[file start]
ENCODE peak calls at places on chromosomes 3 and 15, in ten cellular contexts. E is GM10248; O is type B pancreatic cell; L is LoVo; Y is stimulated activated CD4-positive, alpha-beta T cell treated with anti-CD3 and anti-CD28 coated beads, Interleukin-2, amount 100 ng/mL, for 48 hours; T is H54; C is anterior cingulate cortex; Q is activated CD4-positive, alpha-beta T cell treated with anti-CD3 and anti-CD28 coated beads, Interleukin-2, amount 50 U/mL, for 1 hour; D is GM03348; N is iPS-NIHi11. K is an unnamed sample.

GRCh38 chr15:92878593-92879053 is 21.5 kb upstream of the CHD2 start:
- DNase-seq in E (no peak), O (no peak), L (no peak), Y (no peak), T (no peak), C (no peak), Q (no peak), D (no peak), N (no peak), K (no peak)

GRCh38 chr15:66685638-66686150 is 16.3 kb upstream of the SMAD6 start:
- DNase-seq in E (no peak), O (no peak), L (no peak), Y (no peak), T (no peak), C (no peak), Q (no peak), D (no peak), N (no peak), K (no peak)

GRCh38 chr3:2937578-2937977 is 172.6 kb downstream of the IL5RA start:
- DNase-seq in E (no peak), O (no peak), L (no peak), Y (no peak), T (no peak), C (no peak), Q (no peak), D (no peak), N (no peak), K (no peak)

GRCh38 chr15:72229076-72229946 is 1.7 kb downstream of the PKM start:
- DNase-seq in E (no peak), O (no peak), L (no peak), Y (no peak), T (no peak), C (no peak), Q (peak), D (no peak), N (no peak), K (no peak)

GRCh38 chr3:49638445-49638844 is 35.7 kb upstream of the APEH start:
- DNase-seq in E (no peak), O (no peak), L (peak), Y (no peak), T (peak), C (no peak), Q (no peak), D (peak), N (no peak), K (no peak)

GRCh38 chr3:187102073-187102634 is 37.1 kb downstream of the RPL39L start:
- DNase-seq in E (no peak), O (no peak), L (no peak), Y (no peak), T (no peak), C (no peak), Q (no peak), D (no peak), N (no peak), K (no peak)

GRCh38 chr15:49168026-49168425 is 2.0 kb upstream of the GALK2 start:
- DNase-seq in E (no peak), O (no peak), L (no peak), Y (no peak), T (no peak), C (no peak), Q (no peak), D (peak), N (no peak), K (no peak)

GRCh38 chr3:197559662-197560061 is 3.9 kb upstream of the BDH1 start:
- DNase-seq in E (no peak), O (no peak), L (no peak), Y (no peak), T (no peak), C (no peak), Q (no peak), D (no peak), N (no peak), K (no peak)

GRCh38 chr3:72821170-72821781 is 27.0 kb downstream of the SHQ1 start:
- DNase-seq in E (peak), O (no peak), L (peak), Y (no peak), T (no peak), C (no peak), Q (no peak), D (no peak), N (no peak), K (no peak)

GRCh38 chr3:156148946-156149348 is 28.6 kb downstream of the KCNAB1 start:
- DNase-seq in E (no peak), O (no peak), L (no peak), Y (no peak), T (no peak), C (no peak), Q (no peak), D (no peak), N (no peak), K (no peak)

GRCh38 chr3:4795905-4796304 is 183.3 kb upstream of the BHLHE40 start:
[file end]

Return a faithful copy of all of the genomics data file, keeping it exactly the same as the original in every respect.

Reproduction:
ENCODE peak calls at places on chromosomes 3 and 15, in ten cellular contexts. E is GM10248; O is type B pancreatic cell; L is LoVo; Y is stimulated activated CD4-positive, alpha-beta T cell treated with anti-CD3 and anti-CD28 coated beads, Interleukin-2, amount 100 ng/mL, for 48 hours; T is H54; C is anterior cingulate cortex; Q is activated CD4-positive, alpha-beta T cell treated with anti-CD3 and anti-CD28 coated beads, Interleukin-2, amount 50 U/mL, for 1 hour; D is GM03348; N is iPS-NIHi11. K is an unnamed sample.

GRCh38 chr15:92878593-92879053 is 21.5 kb upstream of the CHD2 start:
- DNase-seq in E (no peak), O (no peak), L (no peak), Y (no peak), T (no peak), C (no peak), Q (no peak), D (no peak), N (no peak), K (no peak)

GRCh38 chr15:66685638-66686150 is 16.3 kb upstream of the SMAD6 start:
- DNase-seq in E (no peak), O (no peak), L (no peak), Y (no peak), T (no peak), C (no peak), Q (no peak), D (no peak), N (no peak), K (no peak)

GRCh38 chr3:2937578-2937977 is 172.6 kb downstream of the IL5RA start:
- DNase-seq in E (no peak), O (no peak), L (no peak), Y (no peak), T (no peak), C (no peak), Q (no peak), D (no peak), N (no peak), K (no peak)

GRCh38 chr15:72229076-72229946 is 1.7 kb downstream of the PKM start:
- DNase-seq in E (no peak), O (no peak), L (no peak), Y (no peak), T (no peak), C (no peak), Q (peak), D (no peak), N (no peak), K (no peak)

GRCh38 chr3:49638445-49638844 is 35.7 kb upstream of the APEH start:
- DNase-seq in E (no peak), O (no peak), L (peak), Y (no peak), T (peak), C (no peak), Q (no peak), D (peak), N (no peak), K (no peak)

GRCh38 chr3:187102073-187102634 is 37.1 kb downstream of the RPL39L start:
- DNase-seq in E (no peak), O (no peak), L (no peak), Y (no peak), T (no peak), C (no peak), Q (no peak), D (no peak), N (no peak), K (no peak)

GRCh38 chr15:49168026-49168425 is 2.0 kb upstream of the GALK2 start:
- DNase-seq in E (no peak), O (no peak), L (no peak), Y (no peak), T (no peak), C (no peak), Q (no peak), D (peak), N (no peak), K (no peak)

GRCh38 chr3:197559662-197560061 is 3.9 kb upstream of the BDH1 start:
- DNase-seq in E (no peak), O (no peak), L (no peak), Y (no peak), T (no peak), C (no peak), Q (no peak), D (no peak), N (no peak), K (no peak)

GRCh38 chr3:72821170-72821781 is 27.0 kb downstream of the SHQ1 start:
- DNase-seq in E (peak), O (no peak), L (peak), Y (no peak), T (no peak), C (no peak), Q (no peak), D (no peak), N (no peak), K (no peak)

GRCh38 chr3:156148946-156149348 is 28.6 kb downstream of the KCNAB1 start:
- DNase-seq in E (no peak), O (no peak), L (no peak), Y (no peak), T (no peak), C (no peak), Q (no peak), D (no peak), N (no peak), K (no peak)

GRCh38 chr3:4795905-4796304 is 183.3 kb upstream of the BHLHE40 start: